Anyone using Google today will notice their signature Doodle is celebrating the 104th birthday of a very important pioneer in biochemistry and crystallography – Dorothy Hodgkin.
As an inorganic chemist, I know the importance of x-ray crystallography in my field and across a whole range of other disciplines, from biology to physics, and we all have a lot to thank Dorothy Hodgkin for. Perhaps her most famous work were the discoveries of the structures of insulin, penicillin and vitamin B12, which she had to have a great hand in the advancement of x-ray crystallography at the time in order to achieve.
Dorothy had loved chemistry since being a child, and one was of only two girls allowed to study chemistry with the boys during her school days at the Sir John Leman School. From there, she went on to study chemistry at Oxford, where she quickly developed a passion for crystallography.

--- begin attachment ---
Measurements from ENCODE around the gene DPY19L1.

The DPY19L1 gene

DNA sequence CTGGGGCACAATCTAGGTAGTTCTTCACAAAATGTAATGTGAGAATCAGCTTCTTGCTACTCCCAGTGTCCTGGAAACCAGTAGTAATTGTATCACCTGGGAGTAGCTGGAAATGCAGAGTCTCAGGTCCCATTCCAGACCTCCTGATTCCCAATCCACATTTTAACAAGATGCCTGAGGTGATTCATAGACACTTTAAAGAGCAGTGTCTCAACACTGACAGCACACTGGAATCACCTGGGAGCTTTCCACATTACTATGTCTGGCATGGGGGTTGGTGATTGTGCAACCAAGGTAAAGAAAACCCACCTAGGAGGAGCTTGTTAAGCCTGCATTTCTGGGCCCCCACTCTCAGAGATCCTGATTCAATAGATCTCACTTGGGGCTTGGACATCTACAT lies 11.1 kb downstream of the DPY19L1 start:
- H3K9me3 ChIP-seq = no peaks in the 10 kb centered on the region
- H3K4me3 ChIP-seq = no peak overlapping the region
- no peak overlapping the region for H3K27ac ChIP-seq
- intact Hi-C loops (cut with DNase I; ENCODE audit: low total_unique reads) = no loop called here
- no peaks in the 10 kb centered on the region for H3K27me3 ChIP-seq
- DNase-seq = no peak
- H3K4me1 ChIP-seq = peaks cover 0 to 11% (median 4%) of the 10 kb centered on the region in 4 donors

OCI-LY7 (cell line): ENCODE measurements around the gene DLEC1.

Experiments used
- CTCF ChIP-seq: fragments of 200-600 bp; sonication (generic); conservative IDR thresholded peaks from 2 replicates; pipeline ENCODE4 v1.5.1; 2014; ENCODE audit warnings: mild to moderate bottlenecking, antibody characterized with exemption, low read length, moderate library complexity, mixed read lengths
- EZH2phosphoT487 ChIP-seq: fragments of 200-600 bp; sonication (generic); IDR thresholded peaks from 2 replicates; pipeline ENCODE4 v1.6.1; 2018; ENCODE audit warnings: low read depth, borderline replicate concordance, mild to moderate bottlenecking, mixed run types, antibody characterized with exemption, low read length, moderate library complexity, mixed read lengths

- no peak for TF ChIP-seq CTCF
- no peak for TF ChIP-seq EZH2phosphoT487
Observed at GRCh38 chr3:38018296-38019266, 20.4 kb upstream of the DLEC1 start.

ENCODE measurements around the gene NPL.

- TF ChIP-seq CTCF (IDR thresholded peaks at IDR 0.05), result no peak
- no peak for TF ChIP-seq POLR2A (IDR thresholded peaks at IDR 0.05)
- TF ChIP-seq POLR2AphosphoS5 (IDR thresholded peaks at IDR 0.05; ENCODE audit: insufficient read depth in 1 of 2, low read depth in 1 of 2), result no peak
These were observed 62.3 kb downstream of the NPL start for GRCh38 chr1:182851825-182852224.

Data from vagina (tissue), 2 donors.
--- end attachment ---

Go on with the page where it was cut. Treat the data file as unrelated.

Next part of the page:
Because of her astounding work, Dorothy was awarded the Nobel Prize in chemistry in 1964 for her ‘determinations by X-ray techniques of the structures of important biochemical substances‘ – making her the only British woman to have received the award. You can read Dorothy’s Nobel Prize lecture here. You may also be familiar with her name, as the Royal Society awards the Dorothy Hodgkin fellowship to early career researchers who require flexible working conditions, and so is particularly useful for women with childcare commitments.
Dorothy Hodgkin was a remarkable, passionate scientist who continues to inspire young men and women alike to follow their aspirations and interests throughout their research career. Without her drive to discover the secrets of the biological molecules she worked with, x-ray crystallography may have taken a significantly longer amount to develop, and for that, we must be thankful.